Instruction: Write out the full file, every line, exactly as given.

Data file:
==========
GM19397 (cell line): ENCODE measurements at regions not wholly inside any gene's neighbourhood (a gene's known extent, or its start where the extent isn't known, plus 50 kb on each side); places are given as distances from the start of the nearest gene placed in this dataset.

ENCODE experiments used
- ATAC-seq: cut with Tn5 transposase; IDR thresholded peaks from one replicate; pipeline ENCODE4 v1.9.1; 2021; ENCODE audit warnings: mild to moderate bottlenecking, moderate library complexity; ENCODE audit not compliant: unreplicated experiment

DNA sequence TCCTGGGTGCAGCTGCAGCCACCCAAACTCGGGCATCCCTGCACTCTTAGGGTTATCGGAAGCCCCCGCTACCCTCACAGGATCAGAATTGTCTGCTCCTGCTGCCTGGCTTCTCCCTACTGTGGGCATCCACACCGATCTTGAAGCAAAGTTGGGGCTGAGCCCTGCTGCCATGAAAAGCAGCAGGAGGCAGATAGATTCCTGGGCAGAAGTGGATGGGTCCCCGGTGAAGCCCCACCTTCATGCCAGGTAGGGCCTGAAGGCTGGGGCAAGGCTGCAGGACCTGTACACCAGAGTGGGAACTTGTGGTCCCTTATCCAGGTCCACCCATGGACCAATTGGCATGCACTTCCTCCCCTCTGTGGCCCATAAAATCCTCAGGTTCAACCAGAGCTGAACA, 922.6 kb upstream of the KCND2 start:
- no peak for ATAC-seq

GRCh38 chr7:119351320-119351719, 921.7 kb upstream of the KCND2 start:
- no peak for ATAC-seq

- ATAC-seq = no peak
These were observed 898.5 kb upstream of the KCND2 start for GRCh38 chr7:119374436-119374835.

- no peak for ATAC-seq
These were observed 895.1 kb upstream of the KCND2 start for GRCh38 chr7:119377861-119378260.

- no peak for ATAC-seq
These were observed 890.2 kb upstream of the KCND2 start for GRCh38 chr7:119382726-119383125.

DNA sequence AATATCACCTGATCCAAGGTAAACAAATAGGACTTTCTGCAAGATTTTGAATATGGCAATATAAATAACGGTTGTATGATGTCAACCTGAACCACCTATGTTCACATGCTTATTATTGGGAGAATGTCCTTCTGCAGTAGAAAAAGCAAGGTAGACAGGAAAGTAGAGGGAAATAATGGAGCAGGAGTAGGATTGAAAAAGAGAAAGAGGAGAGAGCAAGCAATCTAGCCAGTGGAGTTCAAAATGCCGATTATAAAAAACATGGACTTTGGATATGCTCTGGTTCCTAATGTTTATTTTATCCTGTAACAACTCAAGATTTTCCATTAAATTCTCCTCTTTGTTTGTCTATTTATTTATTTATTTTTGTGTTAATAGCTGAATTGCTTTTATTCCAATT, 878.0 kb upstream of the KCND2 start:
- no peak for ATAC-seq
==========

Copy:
GM19397 (cell line): ENCODE measurements at regions not wholly inside any gene's neighbourhood (a gene's known extent, or its start where the extent isn't known, plus 50 kb on each side); places are given as distances from the start of the nearest gene placed in this dataset.

ENCODE experiments used
- ATAC-seq: cut with Tn5 transposase; IDR thresholded peaks from one replicate; pipeline ENCODE4 v1.9.1; 2021; ENCODE audit warnings: mild to moderate bottlenecking, moderate library complexity; ENCODE audit not compliant: unreplicated experiment

DNA sequence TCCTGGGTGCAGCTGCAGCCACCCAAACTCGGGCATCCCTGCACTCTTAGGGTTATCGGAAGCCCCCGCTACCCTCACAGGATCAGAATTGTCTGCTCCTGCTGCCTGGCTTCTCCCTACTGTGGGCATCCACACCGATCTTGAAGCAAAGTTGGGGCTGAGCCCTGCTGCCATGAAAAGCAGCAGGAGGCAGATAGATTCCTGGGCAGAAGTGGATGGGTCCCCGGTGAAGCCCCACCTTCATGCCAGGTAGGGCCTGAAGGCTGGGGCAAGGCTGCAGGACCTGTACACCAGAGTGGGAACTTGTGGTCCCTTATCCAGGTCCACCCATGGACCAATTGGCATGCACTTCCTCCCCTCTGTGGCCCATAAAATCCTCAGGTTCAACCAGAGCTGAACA, 922.6 kb upstream of the KCND2 start:
- no peak for ATAC-seq

GRCh38 chr7:119351320-119351719, 921.7 kb upstream of the KCND2 start:
- no peak for ATAC-seq

- ATAC-seq = no peak
These were observed 898.5 kb upstream of the KCND2 start for GRCh38 chr7:119374436-119374835.

- no peak for ATAC-seq
These were observed 895.1 kb upstream of the KCND2 start for GRCh38 chr7:119377861-119378260.

- no peak for ATAC-seq
These were observed 890.2 kb upstream of the KCND2 start for GRCh38 chr7:119382726-119383125.

DNA sequence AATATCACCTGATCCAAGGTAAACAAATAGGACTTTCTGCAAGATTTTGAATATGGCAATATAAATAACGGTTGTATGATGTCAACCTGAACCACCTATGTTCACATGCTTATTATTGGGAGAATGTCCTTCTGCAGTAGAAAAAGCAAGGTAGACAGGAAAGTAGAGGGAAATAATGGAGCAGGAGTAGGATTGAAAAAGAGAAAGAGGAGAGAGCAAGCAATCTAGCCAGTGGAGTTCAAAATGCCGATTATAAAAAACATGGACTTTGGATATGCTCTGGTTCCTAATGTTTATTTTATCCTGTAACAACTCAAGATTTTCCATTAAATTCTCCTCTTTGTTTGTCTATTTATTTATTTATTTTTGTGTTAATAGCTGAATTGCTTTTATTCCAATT, 878.0 kb upstream of the KCND2 start:
- no peak for ATAC-seq